The courts consider access to both parents extremely important to a child's best interests. Even if the parent is a menace, they will try to accomodate some sort of careful, safe access. In such a case, supervised access is generally used. The government does provide some services to offer supervision of access.
Physical custody arrangements can be anything which suits the child's needs. If the parents can afford and tolerate it, the "Bird's Nest" arrangement is a good one. In that case, the child stays in one residence, and the parents move in and out. "Alternating Custody" involves more or less equal turns with physical custody of the child. This can be disruptive to the child, but maintains good parental contact. "Standard Access" will give primary residence to one parent, while the other parent gets alternating weekends and holidays and three to six weeks in summer vacation.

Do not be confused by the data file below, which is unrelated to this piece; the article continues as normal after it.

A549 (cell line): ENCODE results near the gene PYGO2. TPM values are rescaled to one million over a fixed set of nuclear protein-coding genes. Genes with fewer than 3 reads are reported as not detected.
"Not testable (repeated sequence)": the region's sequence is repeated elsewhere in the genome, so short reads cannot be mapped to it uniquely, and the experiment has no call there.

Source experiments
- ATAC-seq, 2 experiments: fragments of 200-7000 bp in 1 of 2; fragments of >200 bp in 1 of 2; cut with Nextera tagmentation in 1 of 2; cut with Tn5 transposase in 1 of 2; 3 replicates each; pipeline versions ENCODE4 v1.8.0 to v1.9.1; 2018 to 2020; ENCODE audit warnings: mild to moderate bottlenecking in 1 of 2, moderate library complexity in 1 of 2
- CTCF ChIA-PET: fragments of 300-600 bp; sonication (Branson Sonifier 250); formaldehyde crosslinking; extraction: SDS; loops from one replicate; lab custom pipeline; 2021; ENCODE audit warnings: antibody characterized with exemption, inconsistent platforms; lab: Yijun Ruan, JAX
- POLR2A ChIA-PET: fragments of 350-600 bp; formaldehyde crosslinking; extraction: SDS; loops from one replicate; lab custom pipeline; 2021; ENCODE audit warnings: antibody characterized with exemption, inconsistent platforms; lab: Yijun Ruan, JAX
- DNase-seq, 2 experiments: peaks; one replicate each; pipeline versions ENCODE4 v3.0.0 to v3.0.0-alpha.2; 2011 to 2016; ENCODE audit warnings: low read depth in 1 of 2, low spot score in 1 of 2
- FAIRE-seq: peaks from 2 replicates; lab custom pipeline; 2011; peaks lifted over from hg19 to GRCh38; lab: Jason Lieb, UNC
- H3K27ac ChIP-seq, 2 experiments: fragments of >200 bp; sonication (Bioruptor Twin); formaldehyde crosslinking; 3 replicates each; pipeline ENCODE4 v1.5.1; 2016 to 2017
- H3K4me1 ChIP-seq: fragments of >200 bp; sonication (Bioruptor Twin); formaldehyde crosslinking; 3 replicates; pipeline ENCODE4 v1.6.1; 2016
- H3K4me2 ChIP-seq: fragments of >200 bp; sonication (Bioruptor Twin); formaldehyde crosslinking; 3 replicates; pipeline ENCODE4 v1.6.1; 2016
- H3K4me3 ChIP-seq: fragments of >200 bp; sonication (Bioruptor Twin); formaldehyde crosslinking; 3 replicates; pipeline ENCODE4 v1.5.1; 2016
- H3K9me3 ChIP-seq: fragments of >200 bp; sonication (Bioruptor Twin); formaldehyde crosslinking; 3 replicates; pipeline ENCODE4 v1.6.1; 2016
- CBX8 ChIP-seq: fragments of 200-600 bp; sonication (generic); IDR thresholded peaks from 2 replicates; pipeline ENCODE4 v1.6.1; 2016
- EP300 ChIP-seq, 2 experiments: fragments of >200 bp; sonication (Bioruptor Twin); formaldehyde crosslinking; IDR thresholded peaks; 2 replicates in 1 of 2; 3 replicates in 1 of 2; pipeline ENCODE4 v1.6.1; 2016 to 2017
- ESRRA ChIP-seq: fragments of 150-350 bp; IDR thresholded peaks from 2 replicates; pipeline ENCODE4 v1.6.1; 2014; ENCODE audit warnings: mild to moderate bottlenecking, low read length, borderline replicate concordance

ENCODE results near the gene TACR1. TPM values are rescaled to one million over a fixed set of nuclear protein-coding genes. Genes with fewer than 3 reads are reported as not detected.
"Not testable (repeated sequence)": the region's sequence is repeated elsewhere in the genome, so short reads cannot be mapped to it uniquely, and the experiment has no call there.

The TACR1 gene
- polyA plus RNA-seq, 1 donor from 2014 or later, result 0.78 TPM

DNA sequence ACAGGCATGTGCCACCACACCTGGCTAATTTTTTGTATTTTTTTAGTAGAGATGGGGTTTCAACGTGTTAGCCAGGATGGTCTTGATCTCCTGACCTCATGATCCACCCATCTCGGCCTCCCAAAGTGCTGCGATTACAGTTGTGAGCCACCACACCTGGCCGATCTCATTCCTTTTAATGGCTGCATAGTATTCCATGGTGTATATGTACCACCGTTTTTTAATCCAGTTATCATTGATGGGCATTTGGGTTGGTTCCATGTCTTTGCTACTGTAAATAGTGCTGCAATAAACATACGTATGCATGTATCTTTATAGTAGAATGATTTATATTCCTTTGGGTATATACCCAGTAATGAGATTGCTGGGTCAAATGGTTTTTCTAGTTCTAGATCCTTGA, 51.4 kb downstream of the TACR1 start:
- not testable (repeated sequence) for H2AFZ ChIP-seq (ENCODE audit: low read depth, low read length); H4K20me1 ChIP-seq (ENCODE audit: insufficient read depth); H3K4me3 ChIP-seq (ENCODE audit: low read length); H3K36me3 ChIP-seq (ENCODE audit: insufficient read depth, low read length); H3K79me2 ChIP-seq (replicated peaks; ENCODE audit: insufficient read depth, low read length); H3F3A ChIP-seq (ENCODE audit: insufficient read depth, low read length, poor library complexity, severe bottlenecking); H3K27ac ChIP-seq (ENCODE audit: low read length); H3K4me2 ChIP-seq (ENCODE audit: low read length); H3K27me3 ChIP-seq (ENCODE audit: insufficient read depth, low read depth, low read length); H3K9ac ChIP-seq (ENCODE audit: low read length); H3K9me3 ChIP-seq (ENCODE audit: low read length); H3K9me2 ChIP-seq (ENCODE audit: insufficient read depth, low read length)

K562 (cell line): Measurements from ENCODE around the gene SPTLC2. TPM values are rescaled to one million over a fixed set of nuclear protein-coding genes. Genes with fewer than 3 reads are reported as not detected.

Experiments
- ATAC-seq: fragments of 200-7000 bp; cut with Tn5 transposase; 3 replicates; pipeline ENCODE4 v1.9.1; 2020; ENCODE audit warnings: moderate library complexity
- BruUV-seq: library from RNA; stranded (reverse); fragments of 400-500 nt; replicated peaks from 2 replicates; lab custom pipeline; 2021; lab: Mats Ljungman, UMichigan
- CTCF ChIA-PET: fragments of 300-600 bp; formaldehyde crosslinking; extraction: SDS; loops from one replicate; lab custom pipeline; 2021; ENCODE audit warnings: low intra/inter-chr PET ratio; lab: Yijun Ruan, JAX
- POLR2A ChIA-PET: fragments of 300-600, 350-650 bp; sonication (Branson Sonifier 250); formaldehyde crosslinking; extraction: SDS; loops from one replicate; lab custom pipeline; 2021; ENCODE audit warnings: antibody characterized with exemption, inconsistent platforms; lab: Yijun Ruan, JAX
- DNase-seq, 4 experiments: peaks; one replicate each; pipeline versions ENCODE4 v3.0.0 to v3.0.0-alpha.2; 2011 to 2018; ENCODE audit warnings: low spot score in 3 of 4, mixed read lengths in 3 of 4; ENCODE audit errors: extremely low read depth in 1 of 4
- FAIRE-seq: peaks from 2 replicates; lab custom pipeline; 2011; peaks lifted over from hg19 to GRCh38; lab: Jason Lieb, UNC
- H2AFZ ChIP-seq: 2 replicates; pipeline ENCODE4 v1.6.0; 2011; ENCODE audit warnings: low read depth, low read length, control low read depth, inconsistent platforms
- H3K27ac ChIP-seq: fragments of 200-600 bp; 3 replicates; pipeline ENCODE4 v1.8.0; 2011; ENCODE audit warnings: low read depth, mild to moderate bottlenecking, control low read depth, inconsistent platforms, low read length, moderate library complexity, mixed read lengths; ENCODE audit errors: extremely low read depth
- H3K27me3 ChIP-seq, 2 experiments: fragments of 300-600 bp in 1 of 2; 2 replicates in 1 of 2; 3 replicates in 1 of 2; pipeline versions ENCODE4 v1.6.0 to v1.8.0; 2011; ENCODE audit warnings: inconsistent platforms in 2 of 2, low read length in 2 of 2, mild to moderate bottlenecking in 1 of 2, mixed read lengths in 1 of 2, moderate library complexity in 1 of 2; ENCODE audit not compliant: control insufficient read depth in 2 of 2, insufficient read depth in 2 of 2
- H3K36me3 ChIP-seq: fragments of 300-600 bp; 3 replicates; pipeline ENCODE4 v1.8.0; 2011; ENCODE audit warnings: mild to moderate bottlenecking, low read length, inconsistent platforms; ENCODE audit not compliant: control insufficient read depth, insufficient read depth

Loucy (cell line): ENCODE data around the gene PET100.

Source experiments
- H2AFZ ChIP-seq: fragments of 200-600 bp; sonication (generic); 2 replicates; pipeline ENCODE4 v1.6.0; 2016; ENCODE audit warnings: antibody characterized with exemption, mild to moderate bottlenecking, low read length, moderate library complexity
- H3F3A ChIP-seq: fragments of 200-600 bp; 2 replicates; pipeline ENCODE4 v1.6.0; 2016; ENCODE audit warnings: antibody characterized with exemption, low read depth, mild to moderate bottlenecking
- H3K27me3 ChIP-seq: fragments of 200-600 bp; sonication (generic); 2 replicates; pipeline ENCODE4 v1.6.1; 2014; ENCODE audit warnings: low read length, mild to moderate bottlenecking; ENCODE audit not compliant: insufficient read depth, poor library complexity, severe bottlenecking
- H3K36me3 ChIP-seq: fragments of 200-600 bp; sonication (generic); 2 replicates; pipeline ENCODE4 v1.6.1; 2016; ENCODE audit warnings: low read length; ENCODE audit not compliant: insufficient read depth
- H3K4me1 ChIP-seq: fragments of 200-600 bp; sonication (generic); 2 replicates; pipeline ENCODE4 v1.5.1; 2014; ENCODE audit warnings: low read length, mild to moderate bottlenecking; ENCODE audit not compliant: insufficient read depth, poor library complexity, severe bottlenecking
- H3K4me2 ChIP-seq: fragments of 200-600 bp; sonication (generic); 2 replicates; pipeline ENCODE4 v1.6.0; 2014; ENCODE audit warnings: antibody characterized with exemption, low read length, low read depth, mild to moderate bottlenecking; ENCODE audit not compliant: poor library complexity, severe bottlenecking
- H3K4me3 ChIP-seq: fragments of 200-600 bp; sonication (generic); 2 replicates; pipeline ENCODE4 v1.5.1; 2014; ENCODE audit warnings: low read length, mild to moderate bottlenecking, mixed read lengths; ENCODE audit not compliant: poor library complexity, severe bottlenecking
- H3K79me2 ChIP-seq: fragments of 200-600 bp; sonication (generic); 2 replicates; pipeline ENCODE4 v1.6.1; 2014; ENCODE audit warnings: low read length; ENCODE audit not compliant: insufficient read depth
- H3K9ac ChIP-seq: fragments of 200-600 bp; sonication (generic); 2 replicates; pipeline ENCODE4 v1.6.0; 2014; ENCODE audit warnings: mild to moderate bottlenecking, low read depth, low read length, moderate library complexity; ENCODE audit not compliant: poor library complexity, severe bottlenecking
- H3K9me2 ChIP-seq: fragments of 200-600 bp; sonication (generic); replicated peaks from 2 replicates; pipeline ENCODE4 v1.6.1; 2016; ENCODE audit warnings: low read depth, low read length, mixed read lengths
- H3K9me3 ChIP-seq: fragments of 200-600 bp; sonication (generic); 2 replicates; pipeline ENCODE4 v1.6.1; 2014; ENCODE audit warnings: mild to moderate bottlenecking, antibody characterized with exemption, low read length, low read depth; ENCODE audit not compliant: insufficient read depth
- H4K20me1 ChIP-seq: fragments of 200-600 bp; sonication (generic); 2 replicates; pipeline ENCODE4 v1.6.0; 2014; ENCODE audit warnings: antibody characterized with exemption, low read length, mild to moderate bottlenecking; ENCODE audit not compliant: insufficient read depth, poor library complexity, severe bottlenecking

In theory, the parents are both bound to contribute proportionately to their ability, to the extent of the child's needs, with credit given for the contribution of time and resources by the physical custodian.
However, in the late 90's, a federal-provincial task force recommended the adoption of standard maintenance tables. It was adopted as law throughout Canada. These tables consider only the income of the payer and the provincial residence and number of children. The tables were intended to ease the burden on the courts and the adversarial proceedings by substituting a kind of rough justice.
In the result, there seems to be little reduction in the court disputes concerning child maintenance. But the arguments seem to be more petty.